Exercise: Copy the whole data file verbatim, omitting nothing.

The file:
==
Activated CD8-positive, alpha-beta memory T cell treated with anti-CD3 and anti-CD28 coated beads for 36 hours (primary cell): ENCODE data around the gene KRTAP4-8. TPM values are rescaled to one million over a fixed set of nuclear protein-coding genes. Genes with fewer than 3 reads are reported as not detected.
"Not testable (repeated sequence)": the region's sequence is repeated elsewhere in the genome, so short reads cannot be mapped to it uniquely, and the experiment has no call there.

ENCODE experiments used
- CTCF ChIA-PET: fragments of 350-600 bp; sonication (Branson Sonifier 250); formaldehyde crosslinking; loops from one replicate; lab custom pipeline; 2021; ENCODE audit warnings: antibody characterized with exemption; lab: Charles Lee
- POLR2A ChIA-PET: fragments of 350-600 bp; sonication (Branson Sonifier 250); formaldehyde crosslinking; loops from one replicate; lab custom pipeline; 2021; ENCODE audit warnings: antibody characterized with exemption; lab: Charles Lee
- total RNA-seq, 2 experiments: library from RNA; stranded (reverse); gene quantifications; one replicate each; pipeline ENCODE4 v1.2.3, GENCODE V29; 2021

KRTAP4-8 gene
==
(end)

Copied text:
Activated CD8-positive, alpha-beta memory T cell treated with anti-CD3 and anti-CD28 coated beads for 36 hours (primary cell): ENCODE data around the gene KRTAP4-8. TPM values are rescaled to one million over a fixed set of nuclear protein-coding genes. Genes with fewer than 3 reads are reported as not detected.
"Not testable (repeated sequence)": the region's sequence is repeated elsewhere in the genome, so short reads cannot be mapped to it uniquely, and the experiment has no call there.

ENCODE experiments used
- CTCF ChIA-PET: fragments of 350-600 bp; sonication (Branson Sonifier 250); formaldehyde crosslinking; loops from one replicate; lab custom pipeline; 2021; ENCODE audit warnings: antibody characterized with exemption; lab: Charles Lee
- POLR2A ChIA-PET: fragments of 350-600 bp; sonication (Branson Sonifier 250); formaldehyde crosslinking; loops from one replicate; lab custom pipeline; 2021; ENCODE audit warnings: antibody characterized with exemption; lab: Charles Lee
- total RNA-seq, 2 experiments: library from RNA; stranded (reverse); gene quantifications; one replicate each; pipeline ENCODE4 v1.2.3, GENCODE V29; 2021

KRTAP4-8 gene